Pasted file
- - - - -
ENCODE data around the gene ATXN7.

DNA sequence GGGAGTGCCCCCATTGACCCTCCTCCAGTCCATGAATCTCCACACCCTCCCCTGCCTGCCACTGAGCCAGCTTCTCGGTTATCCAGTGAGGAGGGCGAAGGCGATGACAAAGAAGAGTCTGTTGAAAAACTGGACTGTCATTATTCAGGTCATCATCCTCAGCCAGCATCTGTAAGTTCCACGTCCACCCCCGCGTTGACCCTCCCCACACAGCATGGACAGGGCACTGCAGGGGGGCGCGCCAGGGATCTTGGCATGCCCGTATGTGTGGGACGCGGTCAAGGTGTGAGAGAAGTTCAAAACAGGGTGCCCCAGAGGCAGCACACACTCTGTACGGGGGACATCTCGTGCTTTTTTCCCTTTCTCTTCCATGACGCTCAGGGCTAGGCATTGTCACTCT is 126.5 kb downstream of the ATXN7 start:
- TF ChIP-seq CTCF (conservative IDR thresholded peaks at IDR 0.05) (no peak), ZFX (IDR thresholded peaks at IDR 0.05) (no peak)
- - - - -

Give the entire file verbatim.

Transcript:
ENCODE data around the gene ATXN7.

DNA sequence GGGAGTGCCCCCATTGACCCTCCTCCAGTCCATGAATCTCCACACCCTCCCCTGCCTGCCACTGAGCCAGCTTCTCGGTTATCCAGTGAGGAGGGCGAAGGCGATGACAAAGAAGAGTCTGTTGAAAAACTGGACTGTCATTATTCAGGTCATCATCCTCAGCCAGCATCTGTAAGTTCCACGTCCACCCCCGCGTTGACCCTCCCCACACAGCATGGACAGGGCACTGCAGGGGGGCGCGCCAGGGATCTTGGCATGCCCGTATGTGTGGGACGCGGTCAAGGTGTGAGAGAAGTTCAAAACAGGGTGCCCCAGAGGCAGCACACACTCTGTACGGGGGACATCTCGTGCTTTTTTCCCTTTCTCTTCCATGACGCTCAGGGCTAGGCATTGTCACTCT is 126.5 kb downstream of the ATXN7 start:
- TF ChIP-seq CTCF (conservative IDR thresholded peaks at IDR 0.05) (no peak), ZFX (IDR thresholded peaks at IDR 0.05) (no peak)